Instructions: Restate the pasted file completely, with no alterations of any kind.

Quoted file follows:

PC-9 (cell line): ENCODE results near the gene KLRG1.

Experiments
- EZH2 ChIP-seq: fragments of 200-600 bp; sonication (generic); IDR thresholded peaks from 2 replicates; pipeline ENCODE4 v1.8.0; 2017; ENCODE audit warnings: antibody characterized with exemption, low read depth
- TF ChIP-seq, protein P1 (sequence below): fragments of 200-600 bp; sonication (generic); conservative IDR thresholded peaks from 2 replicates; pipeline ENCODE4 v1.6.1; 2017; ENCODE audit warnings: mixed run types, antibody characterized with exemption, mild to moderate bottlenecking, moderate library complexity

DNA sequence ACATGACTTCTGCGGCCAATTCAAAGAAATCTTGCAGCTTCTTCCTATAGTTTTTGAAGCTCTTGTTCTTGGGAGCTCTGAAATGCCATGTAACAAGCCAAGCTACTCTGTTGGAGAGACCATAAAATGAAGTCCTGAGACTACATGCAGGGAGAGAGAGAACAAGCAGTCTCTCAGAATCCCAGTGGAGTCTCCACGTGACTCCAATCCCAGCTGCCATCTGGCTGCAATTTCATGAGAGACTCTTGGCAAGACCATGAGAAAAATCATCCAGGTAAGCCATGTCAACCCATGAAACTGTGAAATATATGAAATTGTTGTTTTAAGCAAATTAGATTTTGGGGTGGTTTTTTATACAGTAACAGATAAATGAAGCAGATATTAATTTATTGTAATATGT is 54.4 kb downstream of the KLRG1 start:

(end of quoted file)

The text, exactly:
PC-9 (cell line): ENCODE results near the gene KLRG1.

Experiments
- EZH2 ChIP-seq: fragments of 200-600 bp; sonication (generic); IDR thresholded peaks from 2 replicates; pipeline ENCODE4 v1.8.0; 2017; ENCODE audit warnings: antibody characterized with exemption, low read depth
- TF ChIP-seq, protein P1 (sequence below): fragments of 200-600 bp; sonication (generic); conservative IDR thresholded peaks from 2 replicates; pipeline ENCODE4 v1.6.1; 2017; ENCODE audit warnings: mixed run types, antibody characterized with exemption, mild to moderate bottlenecking, moderate library complexity

DNA sequence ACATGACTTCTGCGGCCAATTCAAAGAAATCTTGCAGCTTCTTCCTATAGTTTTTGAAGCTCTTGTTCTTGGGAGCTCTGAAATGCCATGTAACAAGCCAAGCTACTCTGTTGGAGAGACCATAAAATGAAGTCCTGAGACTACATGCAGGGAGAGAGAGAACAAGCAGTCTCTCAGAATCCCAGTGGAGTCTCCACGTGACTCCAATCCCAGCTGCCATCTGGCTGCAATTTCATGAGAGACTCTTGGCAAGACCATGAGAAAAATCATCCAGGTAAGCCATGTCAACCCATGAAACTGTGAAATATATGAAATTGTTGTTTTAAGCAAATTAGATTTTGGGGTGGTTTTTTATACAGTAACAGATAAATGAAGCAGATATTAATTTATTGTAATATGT is 54.4 kb downstream of the KLRG1 start: